Future Of The Left
Polymers Are Forever
, November 7th, 2011 10:51
I once saw Future Of The Left play a drizzly afternoon slot in Belfast city centre, to the casual indifference of some Mogwai fans, a sleeping vagrant, and a man who I suspected was lost. Surveying the miserable turnout, Andy Falkous wheezed from the side of his mouth and declared: "In the words of the great Bill Hicks, I've fucked more people than this."
Like all the best punks, Andy 'Falko' Falkous has a keen eye for absurdity. Indeed, his music is teeming with it. So chances are, the absurdity of his career trajectory thus far - a tale of heartbreak and missed opportunity and the complete neglect of not one, but two utterly brilliant bands - isn't lost on the Welshman. Needless to say, FOTL played a great set that day in 2006 - suffocatingly avid yet attuned to the pantomime ironies of punk performance. Rolling out rabid little sketches of surrealist satire - truly British music bent on putting idiocy on the dock - Falkous slayed, as did drummer Jack Eggleston. Meanwhile Kelson Mathias, as he was often given to doing, ran around with his pants down, while in apology for his absent countrymen a lone superfan laughed way harder than the sight of Mathias' bare ass merited. And all the while, the rain continued apace.
Here they are again, facing down Belfast's empty stalls, gearing up for album number three as a brand-spanking new fourpiece, after the addition of second guitarist Jimmy Watkins. With their frontman nearing a stately 40 years of age, this January's The Plot Against Common Sense may be the last chance to catch the Atrocity Exhibition FOTL make out of Britain's banally evil trash apocalypse, survived only by Facebook, the X-Factor and David Cameron. Or whatever the hell the Devil calls himself. Before the curtains part, however, here's a six-track pre-show to get the blood going. How does it auger for the main event?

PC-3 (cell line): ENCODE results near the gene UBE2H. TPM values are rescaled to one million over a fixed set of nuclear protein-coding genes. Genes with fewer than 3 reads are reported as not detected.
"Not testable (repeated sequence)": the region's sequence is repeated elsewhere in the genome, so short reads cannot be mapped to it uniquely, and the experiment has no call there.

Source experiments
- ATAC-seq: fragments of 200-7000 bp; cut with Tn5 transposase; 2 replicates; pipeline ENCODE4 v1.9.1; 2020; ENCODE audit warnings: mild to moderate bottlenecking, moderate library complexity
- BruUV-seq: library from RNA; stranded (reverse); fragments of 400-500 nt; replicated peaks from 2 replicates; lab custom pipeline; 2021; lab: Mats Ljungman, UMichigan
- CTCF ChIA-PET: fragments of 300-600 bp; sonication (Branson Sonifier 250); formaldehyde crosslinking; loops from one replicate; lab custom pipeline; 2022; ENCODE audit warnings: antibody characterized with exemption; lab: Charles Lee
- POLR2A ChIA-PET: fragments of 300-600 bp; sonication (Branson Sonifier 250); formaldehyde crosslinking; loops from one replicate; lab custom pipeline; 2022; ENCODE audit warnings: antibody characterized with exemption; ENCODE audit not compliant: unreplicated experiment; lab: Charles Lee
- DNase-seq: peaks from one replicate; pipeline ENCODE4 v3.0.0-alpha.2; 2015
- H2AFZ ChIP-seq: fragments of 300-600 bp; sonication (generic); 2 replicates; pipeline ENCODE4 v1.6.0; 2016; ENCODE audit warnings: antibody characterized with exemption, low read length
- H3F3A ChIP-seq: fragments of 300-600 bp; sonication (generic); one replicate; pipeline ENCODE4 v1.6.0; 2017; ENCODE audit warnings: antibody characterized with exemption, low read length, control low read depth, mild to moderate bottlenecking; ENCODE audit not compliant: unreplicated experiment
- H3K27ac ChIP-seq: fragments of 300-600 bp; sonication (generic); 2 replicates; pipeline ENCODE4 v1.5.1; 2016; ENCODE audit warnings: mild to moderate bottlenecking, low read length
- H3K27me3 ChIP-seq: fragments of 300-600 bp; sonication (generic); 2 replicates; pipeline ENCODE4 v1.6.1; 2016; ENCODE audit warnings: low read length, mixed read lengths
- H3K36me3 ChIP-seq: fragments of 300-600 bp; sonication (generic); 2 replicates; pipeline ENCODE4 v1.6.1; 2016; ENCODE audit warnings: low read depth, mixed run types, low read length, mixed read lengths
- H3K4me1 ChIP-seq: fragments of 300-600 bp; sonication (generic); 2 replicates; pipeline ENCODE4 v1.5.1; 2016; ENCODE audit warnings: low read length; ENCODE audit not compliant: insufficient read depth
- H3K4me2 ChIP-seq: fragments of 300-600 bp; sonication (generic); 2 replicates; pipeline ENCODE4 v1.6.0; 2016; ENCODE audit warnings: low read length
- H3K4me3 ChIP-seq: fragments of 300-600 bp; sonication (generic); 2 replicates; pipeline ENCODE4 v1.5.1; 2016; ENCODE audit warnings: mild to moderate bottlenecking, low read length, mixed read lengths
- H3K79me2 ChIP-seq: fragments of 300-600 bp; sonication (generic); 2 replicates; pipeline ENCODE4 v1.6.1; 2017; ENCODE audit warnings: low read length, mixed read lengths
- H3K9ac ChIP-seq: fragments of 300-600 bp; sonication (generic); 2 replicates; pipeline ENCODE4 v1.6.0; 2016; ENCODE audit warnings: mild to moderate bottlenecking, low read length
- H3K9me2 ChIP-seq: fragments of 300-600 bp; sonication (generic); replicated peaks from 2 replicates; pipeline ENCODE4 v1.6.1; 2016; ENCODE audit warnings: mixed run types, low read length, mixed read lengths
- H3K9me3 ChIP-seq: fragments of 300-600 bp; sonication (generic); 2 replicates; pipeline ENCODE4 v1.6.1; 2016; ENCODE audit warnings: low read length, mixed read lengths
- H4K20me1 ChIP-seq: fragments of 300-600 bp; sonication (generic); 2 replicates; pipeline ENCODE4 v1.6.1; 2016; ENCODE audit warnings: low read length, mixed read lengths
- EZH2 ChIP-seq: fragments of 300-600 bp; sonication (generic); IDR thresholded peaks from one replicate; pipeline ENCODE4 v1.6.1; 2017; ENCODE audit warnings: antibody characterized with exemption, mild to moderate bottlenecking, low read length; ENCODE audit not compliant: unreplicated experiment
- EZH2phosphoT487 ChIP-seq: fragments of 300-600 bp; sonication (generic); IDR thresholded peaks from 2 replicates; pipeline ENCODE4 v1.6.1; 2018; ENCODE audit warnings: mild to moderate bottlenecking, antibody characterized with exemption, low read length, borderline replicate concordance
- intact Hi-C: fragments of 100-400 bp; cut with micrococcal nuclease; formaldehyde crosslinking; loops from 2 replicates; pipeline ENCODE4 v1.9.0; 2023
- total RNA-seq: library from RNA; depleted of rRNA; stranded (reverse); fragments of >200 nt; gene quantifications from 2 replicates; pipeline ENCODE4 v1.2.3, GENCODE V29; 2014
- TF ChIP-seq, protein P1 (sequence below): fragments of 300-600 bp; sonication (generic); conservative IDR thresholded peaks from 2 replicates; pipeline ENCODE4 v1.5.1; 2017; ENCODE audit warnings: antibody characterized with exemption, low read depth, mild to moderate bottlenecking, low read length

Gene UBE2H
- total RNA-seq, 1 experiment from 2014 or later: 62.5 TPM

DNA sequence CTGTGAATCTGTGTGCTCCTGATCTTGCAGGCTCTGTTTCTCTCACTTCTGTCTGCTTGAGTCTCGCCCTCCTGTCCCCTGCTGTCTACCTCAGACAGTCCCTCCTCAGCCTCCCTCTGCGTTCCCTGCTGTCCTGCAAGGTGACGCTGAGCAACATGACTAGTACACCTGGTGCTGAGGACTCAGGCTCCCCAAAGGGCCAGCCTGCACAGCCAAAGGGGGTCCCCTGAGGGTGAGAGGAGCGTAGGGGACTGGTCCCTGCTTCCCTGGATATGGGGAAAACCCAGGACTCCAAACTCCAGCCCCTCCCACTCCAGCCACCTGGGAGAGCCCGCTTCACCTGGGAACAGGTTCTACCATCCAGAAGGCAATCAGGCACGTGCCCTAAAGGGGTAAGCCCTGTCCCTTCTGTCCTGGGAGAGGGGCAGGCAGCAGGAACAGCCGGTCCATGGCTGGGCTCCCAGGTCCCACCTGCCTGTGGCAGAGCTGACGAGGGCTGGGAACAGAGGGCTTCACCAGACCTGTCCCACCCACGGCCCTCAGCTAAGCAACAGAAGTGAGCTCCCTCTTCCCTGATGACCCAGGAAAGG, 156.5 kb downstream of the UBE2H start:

Taken from the album sessions, the organ-bolstered 'Polymers Are Forever' combines classic FOTL with a worrying tendency for grandiosity which was emerging on Travels...; a stylistic development which, along with an increasing funk elasticity, is a far cry from Falkous's efficiently cutting Mclusky. Consequently, after a typically venomous intro, instead of erupting into whirling speed, 'Polymers' both slows and soars. It's tuneful, sure, but frustratingly pillowy by FOTL's standards. This is how it started for Biffy Clyro - next thing you know they're hawking strings-laden blustery shit with a neckless X-Factor winner. Lyrically, however FOTL are right on course, carving out a loose portrait of linoleum-carpeted Brit culture, with more than a little Rita, Sue and Bob Too about it.
With more gameshow organ and less pomp, the reckless 'Emily' hints at a back-to-basics direction for the LP. At under two minutes, it's a cross between a No Age quickie and a Curses B-side, and further proof that FOTL are never better than when Falkous is screaming himself hoarse. Then on the wry 'New Adventures', the frontman mounts a signature ode to spiritually bankrupt suburbia, imparting lines like "He loved a racist once, she kept a tidy house" over chirpily polka synths. When Thom Yorke does it, it reeks of art-school condescension, but Falkous writes as one of us stiffs.
After the slow-burning 'My Wife' normal service resumes with the clobbering third act, which features two of the hardest tracks the band have written since Curses. Distorted by noxious production, the shredding 'Dry Hate' is as lo-fi as FOTL get. Through a tannoy, Falkous warns the ruling classes that hatred cannot be suppressed, grimacing "Do you feel the carpet slipping, motherfuckers?". Screeching guitars rise up at a killer slant, and underfoot ex-Million Dead bassist Julia Ruzicka lays down some psychobilly lines. "Jesus loves a renegade" thunders the frontman.
Last comes 'Destroywhitchurch', conceivably the closest the Welshmen have come to doing prog rock. Taking in Gang Of Four, The Tornadoes, Iron Maiden, Mudhoney and a truly unhinged refrain, it works through various phases before finishing with a coda of nimbly intertwined guitar. And so ends a beginners' course in FOTL Version 3.0, all-in-all a promising preamble to the real deal. Can they deliver on next year's LP? The forecast is for thunder and lightning.